As a specialty manufacturer ourselves, we’re guilty of some of these same sins…but not for long.

  2. Advertising our “specialty toys”, or even that our retail stores exist to our Mom and Dad customers is a really difficult task. Twenty one years of retailing our “Toys” that Teach, working to connect with parents of Toddlers thru sixth grade aged students, is falling on deaf ears. Parents are slowing disconnecting from their responsibilities of rearing children, expecting our classroom teachers, our primary customers, to do it all.
    Parents are a child’s first teacher and too many are making poor choices, and we need to help them realize that they should be the catalyst that Launches their Children into Education.
    God Help Us all, from the rut of disconnection!
    Scott/Teacher’s Pet…
    @ http://www.EducatorsSupermarket.com

  3. Great thoughts, Mark. How does the specialty toy industry fight back? Surely a tendency is to order more mainstream or licensed products, but that absolves the differentiation that is so key.
    Obviously, the real key is making sure there is a truly terrific range of product. And the next step is figuring out a way to get more people to know about it.
    More toys from different sources and different thought processes makes for a better industry overall.

  4. The defining takeaway from the article should be the need for VARIETY. All mass toys are not bad just as not all educational toys are good. But one thing is clear is that mass-oriented retailers are not offering up variety to consumers and not taking chances on new offerings. Sure, you’ll find a few specialty lines in some mass retailers, but only after they’ve been a huge success in specialty for many years (Blokus, Hexbug, Apples to Apples, Qwirkle, etc.).
    The easy sell for mass has always been licensed, character-driven toys and games. Is a Star Wars LEGO set necessarily bad? Certainly not. But if you want to instill creativity and problem-solving in a child, also give them access to open-ended toys that encourage them to build freely and think independently.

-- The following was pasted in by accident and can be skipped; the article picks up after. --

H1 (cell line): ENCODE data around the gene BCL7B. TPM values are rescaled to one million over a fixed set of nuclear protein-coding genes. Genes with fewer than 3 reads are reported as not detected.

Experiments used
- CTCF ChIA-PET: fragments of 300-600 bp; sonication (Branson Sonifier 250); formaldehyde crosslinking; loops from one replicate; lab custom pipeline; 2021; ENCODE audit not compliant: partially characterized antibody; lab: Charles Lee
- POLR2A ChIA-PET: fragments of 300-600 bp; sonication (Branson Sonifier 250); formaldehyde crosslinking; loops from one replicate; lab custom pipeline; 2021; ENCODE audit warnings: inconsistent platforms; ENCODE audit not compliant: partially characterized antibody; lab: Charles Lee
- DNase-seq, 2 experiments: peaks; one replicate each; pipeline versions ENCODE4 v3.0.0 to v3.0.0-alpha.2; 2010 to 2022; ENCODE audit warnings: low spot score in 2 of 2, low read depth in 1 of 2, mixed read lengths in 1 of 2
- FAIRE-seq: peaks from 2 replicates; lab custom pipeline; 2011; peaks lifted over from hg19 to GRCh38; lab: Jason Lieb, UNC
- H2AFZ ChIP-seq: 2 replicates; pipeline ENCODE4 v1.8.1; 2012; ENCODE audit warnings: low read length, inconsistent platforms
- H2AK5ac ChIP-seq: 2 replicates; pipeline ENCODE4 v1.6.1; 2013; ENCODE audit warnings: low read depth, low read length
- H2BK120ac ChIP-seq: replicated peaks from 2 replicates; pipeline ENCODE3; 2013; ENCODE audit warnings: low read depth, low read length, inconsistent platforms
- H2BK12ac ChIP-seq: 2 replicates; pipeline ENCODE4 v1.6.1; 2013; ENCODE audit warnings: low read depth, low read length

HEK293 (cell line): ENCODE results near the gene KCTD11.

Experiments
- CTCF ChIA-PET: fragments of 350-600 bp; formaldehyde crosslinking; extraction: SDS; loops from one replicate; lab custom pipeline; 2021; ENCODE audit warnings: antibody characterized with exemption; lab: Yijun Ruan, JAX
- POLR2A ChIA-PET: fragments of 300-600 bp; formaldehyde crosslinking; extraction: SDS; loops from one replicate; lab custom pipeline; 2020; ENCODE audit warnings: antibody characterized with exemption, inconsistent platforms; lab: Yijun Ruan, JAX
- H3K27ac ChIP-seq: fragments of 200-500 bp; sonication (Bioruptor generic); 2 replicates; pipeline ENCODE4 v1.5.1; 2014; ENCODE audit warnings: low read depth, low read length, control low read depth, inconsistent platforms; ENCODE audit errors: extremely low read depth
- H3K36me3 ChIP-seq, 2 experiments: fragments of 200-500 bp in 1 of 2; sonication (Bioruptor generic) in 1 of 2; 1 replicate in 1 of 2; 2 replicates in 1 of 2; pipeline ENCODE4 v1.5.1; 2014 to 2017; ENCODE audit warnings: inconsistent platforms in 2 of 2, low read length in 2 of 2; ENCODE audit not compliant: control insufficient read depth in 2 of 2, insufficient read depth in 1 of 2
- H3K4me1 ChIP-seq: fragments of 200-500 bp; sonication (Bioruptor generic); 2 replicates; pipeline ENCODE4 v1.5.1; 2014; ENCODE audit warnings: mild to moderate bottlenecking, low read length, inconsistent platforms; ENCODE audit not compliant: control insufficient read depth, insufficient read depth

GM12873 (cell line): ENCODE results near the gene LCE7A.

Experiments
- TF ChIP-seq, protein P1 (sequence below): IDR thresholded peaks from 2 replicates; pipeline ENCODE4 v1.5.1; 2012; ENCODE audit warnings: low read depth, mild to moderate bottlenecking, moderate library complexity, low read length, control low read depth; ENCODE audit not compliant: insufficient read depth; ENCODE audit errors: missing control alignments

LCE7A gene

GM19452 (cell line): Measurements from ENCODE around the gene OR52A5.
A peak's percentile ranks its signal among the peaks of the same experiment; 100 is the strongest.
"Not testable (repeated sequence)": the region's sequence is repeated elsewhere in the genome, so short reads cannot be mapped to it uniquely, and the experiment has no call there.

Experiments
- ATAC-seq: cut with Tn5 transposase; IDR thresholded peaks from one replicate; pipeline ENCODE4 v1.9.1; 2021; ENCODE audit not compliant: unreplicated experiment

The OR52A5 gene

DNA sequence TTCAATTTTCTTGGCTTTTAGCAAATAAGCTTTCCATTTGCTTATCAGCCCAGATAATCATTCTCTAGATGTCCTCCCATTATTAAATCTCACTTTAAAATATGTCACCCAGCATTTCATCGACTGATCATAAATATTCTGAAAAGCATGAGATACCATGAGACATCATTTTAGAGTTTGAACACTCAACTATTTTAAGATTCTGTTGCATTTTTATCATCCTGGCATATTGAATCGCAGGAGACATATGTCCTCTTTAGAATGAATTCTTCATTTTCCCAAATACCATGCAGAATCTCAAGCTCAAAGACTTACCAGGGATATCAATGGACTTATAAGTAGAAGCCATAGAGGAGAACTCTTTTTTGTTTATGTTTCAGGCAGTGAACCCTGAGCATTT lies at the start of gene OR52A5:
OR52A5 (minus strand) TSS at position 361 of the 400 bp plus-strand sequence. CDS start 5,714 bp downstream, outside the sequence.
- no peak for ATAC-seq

All too often consumers fall into the false impression that the only toys on the market are the ones they see in the aisles of Target and Walmart. The reality is that there is tremendous variety and innovation in the specialty market. Who’s to blame…the big boxes…the consumer…or perhaps the specialty toy industry themselves. The specialty toy industry as a whole needs to do a much better job of fighting to win back the lost consumer mindshare it once had. Competition is the only way to provide that all important variety.

  5. I’m not sure that “independent” necessarily is synonymous with quality learning toy. Often times, sure, these products reflect special care and attention and avoid the “design by committee” processes of bigger manufacturers, but this is a pretty broad generalization.
    In the case of LeapFrog, we’re talking about a company with access to experts in kids education. Other large manufacturers similarly deploy testing, technology, and experience that these smaller manufacturers have trouble combating. Further, I think adding a little more fun into the mix, or perhaps a licensed brand, makes the learning activities more enjoyable for kids. That is not to say that one is better than the other. But certainly our friends at leapfrog have shown measurable results linked to the use of their products.
    Certain brands like PlaySkool aren’t built for purely educational toys. There are educational aspects, but fun and learning combined are the agenda.
    The demise of the seeming neighborhood toy store should be lamented for a variety of reasons, but I’m not totally sure this is one of them. I’m not aware of resources able to provide much in the way of evidence that independently produced learning toys have more impact on kids from a learning perspective.
    On the other hand, I think we need more small manufacturers out there taking chances on amazing products the big guys would never try. These small companies excite me and often force everyone to up their games.